I have long suspected that the decline of our culture is, indirectly, related to the decline of our money, or what passes for it. First, of course, is a decline in moral values, but after that, monetary standards are the first to go. In the dim past, it was accepted that for an honest day's work one should obtain an honest day's pay. That "pay" was as specific as the job which earned it. It could, if necessary, be weighed and analyzed to be sure it met the standard. It was silver or gold, or checks or currency redeemable in it. In some subtle, ineffable way, those who worked for a living felt a sort of dignity in knowing that their labors would be rewarded with such precious stuff. They would have been shocked at the concept of working for nothing, or no thing. Does one give something for nothing? Not if his work has value. How often have you heard the complaint that the workmanship of today just doesn't compare with the workmanship of yesterday. Maybe that's because the workman of yesterday was paid — not with an invalid promise, but with tangible wealth.
In those bygone days of money (instead of "credit"), life is said to have moved at a slower, less hectic, pace. Were the slower pace, and the fact of actual tangible payment, related? I believe so. Money held its value. There was a monetary standard.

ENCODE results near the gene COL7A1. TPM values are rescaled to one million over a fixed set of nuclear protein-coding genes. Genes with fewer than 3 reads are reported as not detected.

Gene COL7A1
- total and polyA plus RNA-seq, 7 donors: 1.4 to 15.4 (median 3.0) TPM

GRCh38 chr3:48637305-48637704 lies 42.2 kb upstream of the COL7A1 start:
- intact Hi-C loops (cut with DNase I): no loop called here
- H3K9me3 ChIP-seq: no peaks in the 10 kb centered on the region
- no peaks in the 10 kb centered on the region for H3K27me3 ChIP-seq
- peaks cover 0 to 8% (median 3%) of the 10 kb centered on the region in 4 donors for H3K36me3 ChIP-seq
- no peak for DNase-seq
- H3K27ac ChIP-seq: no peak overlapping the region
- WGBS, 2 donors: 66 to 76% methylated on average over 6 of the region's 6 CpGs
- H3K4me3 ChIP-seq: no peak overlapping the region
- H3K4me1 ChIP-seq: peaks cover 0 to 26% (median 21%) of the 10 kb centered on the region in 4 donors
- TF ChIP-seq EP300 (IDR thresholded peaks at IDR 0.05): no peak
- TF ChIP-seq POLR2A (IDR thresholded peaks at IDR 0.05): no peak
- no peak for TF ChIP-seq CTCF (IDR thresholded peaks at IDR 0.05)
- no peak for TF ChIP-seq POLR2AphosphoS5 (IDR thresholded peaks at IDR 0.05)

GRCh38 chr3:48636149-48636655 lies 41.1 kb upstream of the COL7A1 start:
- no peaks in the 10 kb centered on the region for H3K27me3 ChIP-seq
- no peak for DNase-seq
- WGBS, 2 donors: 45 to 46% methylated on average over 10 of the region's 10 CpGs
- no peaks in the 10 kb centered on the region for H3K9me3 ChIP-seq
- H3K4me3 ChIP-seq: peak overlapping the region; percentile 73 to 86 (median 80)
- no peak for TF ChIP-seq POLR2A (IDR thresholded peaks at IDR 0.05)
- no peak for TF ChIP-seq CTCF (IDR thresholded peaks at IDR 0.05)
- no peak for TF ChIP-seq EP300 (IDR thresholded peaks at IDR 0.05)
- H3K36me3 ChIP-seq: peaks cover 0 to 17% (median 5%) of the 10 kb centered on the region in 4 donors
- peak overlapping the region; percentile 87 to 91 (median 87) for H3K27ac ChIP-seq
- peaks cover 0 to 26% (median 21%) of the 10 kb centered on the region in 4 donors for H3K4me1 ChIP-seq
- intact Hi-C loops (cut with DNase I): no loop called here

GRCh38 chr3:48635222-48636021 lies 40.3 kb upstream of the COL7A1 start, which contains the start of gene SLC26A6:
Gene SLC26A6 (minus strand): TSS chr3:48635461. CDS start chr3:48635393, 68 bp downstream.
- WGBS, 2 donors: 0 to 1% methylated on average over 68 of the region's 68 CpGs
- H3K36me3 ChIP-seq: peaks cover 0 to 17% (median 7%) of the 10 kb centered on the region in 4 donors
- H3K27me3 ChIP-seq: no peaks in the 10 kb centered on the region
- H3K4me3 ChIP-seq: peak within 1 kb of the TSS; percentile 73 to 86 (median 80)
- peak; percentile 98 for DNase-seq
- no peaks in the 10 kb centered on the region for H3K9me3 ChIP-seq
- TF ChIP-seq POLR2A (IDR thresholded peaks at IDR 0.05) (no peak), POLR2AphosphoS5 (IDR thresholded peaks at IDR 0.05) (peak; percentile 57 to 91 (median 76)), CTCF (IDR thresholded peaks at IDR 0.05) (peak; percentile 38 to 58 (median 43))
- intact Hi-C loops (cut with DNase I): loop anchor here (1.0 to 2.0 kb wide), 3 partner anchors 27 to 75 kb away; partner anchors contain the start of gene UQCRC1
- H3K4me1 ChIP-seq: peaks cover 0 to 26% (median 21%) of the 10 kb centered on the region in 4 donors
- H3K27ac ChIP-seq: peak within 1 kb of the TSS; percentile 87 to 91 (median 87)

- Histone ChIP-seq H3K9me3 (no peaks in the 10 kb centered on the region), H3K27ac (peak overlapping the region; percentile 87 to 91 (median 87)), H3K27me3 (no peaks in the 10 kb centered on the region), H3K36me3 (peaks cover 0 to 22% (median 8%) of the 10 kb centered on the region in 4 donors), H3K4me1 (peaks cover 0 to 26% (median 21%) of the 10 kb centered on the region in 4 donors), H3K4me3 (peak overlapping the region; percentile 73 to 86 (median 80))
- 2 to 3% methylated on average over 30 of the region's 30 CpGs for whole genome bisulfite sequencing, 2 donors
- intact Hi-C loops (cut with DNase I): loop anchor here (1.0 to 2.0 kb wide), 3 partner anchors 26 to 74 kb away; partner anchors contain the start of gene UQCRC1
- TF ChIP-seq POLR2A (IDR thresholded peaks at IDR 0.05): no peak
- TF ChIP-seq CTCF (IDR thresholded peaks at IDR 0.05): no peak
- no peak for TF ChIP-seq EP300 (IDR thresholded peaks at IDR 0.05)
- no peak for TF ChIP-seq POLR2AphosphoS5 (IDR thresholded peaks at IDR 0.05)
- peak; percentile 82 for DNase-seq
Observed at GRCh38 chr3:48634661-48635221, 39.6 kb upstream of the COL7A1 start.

By contrast, today's wages lose value — measurable only in a frequently redefined "purchasing power" — with every passing month. A "fixed income" means a constantly decreasing standard of living. So Mom goes to work, although that means giving part of her earnings to Uncle Sam, buying a second car, and putting the children in day care: in the end, not as rewarding as hoped. Maybe Dad gets a second, part-time, job. With all of this work, there should be some reward: maybe a boat, a country club membership, a larger home. Easy to obtain with easy money! It's not hard to see how money, and getting more of it, could become a virtual obsession. You're working so hard; why shouldn't you have something to show for it? Living at the brink of, or beyond, one's means has become all too common. Well, we're witnessing what happens when that bubble bursts. But the bubble would never have existed if money was a tangible good, not created with the stroke of the banker's pen.
Money is indispensable to civilization. Individuals or families living in isolation don't need money; what would they buy? But put people together in cities, to enjoy the benefits of the division of labor, and they need some sort of common bartering agent. That is the role of money. Without it, civilization is impossible. When money is withdrawn from society slowly, and replaced with fiat, or imaginary money, society sickens. The process is gradual, like the heating of the water in the pot containing the frog, but sooner or later, the situation becomes unbearable. If there are no standards for money, other standards will fade away as well. Money circulates through the body politic; if it goes bad, that body deteriorates.
So look about once again. What you see is the collapse of a society built upon a bubble of deceit and dishonesty, a society which has been trying to borrow itself into prosperity. It's happened before, many times. A fiat "money" eventually reaches its intrinsic value. Do we learn from experience? In monetary matters, the answer would seem to be "NO!" And civilization crumbles, on a foundation of fiat.
A sound society needs sound money.
March 4, 2009